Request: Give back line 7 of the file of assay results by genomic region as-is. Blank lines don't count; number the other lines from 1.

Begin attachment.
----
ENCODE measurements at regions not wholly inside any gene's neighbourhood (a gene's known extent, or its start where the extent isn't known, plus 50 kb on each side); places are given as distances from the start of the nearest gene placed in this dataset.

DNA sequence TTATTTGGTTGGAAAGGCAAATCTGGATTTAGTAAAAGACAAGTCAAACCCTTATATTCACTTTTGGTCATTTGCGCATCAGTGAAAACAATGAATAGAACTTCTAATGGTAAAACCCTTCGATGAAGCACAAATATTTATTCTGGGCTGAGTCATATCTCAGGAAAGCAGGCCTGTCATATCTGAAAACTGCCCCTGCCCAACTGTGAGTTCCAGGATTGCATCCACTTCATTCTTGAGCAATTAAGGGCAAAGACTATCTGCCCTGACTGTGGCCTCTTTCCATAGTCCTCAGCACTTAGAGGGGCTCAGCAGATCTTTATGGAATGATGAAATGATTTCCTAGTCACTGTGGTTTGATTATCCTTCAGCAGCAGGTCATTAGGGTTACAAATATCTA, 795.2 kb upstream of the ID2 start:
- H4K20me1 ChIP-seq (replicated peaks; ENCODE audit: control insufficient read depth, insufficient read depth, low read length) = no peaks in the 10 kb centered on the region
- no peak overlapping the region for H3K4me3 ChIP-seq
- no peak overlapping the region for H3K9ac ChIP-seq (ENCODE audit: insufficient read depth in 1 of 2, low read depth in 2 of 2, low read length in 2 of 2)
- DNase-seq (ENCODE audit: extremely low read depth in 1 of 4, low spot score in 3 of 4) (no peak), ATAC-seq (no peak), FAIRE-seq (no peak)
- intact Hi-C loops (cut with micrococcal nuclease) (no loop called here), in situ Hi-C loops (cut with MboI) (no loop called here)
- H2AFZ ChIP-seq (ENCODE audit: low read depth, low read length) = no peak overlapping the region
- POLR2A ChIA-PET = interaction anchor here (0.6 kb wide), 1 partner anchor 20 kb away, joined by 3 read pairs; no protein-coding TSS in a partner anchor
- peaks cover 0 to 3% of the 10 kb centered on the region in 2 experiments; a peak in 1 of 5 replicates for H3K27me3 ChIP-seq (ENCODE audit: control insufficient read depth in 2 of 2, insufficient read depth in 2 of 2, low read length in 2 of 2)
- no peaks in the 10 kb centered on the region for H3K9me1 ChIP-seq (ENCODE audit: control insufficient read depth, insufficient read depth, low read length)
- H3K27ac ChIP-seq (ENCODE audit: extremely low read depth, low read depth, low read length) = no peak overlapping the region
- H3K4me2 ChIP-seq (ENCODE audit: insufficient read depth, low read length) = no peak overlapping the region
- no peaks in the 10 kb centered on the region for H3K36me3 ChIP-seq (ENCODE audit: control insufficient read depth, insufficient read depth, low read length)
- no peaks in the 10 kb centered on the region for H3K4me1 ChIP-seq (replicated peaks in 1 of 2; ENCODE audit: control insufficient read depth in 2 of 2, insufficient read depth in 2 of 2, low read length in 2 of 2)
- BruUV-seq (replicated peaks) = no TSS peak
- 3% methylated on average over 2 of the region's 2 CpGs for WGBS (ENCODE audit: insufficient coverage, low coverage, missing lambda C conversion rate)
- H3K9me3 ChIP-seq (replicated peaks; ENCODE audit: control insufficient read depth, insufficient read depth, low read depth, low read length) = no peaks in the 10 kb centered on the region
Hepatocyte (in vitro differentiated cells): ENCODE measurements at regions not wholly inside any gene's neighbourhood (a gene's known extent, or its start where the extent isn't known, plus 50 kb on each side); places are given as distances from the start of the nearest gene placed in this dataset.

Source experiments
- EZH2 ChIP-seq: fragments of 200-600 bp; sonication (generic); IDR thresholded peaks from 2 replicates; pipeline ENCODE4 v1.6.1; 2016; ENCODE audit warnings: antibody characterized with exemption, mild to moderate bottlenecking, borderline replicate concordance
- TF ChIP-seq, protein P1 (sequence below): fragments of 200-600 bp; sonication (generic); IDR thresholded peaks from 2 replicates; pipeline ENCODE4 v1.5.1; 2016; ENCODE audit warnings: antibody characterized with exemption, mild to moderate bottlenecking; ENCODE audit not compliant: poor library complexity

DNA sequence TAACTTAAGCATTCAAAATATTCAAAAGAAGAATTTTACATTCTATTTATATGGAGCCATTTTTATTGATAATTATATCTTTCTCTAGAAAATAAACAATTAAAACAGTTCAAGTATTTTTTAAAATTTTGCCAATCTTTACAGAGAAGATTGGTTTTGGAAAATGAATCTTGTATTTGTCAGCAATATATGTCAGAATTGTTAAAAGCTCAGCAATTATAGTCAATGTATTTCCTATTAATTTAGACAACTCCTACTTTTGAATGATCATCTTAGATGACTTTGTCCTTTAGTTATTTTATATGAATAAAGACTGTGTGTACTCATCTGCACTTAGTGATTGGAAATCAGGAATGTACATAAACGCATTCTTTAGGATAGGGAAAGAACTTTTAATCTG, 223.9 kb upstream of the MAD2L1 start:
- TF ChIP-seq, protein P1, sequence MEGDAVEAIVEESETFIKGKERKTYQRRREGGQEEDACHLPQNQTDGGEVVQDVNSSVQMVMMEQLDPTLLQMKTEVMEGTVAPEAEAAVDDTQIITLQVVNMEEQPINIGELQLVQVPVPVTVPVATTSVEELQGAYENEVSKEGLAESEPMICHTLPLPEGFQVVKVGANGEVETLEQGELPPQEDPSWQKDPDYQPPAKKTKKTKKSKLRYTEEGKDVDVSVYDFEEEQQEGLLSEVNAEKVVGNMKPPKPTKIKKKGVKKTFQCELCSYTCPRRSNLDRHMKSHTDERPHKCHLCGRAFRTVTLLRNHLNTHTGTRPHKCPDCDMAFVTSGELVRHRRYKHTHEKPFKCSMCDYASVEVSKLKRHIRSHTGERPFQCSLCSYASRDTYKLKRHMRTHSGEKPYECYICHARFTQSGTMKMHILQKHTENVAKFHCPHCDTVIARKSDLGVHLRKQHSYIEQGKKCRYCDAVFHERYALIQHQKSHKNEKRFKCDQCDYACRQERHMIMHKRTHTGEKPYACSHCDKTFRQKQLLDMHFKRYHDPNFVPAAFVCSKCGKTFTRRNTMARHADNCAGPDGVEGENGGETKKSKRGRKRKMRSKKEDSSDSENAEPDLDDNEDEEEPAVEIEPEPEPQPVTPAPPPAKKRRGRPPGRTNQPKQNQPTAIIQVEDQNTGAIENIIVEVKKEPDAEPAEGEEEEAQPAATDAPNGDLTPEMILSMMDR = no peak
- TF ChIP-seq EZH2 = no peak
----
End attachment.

- intact Hi-C loops (cut with micrococcal nuclease) (no loop called here), in situ Hi-C loops (cut with MboI) (no loop called here)